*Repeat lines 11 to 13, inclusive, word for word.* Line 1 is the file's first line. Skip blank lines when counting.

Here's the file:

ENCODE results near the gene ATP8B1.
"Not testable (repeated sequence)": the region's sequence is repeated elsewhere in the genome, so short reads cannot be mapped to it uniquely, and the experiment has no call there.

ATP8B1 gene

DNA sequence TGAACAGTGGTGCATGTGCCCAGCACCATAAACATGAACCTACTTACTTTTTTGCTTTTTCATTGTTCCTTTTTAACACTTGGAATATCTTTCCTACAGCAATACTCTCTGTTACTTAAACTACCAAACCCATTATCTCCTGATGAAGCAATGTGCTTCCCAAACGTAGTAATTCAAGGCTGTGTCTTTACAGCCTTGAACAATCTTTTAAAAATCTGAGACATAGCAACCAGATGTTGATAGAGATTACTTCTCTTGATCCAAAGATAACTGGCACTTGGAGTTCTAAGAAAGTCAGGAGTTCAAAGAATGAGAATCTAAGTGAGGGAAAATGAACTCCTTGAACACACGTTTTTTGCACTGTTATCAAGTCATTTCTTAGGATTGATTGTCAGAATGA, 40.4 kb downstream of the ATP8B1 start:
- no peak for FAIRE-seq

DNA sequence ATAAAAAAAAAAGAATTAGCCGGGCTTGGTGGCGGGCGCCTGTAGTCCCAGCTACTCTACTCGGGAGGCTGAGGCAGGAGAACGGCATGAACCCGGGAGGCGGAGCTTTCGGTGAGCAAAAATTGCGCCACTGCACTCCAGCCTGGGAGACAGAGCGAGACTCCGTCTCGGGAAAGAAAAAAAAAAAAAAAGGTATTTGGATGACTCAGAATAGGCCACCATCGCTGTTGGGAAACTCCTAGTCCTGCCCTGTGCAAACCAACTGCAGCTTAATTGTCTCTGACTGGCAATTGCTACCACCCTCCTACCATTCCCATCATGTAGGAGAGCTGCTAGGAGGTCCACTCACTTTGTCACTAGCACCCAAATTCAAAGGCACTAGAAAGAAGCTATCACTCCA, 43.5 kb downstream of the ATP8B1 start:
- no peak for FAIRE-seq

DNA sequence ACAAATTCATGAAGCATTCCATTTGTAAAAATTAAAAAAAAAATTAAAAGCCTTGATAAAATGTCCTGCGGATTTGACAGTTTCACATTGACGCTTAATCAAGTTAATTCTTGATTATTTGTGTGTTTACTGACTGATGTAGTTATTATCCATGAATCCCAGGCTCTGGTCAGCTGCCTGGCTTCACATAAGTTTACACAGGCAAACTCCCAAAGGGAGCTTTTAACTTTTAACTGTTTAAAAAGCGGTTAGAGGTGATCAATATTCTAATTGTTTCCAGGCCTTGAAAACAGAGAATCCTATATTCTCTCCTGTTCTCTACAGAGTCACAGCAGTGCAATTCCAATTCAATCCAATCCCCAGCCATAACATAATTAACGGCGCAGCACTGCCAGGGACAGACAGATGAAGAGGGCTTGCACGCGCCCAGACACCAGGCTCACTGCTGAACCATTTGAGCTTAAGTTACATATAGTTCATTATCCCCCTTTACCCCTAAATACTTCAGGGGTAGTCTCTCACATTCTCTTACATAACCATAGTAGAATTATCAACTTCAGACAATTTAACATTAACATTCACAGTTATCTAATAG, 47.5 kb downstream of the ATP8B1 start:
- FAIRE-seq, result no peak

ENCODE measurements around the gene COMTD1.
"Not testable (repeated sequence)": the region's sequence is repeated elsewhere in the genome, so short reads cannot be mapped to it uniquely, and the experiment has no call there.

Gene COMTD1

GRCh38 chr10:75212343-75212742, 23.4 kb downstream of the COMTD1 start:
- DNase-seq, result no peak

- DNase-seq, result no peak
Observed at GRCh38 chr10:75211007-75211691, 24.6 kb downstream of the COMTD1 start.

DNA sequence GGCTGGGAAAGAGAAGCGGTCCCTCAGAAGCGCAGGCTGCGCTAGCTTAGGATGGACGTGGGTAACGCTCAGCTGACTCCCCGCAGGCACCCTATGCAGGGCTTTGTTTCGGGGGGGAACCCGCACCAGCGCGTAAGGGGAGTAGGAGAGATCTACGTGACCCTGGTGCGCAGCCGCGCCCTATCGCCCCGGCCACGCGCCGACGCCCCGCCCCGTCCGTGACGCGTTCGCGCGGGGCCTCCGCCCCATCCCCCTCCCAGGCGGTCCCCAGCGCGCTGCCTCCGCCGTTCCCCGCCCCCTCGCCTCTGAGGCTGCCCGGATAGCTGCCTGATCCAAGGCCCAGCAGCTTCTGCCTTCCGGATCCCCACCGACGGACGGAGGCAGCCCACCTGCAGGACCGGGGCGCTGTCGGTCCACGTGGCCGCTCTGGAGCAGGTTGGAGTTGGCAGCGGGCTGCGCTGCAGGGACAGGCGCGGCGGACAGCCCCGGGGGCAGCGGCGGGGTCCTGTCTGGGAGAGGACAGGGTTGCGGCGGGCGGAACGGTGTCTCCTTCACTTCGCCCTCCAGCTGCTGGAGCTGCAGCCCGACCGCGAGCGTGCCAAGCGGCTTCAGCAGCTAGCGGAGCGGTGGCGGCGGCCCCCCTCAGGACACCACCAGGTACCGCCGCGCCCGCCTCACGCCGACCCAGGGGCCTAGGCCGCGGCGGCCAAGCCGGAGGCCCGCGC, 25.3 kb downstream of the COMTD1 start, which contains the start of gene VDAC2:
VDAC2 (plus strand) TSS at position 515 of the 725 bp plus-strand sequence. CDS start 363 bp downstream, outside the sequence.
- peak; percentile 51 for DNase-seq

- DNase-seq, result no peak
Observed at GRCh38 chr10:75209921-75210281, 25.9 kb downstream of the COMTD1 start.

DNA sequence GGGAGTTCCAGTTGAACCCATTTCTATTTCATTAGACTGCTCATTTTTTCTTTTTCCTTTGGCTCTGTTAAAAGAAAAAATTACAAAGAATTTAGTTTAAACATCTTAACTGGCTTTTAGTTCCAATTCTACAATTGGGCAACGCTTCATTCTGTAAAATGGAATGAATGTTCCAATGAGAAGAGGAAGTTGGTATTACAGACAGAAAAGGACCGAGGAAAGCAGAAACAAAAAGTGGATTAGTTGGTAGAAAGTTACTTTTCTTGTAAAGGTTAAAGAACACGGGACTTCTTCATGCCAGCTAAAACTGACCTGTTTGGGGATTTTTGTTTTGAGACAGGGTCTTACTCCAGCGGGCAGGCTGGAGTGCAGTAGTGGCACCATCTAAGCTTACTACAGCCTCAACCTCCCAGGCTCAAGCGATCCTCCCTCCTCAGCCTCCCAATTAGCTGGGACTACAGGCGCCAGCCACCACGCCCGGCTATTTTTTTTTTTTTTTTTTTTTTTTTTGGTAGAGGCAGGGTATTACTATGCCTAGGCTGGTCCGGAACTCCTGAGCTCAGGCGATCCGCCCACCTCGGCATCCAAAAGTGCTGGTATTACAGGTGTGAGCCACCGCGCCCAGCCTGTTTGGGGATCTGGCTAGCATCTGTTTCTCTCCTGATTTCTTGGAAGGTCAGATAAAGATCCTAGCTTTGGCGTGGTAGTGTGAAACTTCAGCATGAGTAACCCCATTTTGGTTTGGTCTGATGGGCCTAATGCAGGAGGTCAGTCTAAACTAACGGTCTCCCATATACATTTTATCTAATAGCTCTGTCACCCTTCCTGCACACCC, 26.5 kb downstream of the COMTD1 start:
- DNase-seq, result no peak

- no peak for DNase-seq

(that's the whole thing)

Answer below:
"Not testable (repeated sequence)": the region's sequence is repeated elsewhere in the genome, so short reads cannot be mapped to it uniquely, and the experiment has no call there.

Gene COMTD1

GRCh38 chr10:75212343-75212742, 23.4 kb downstream of the COMTD1 start: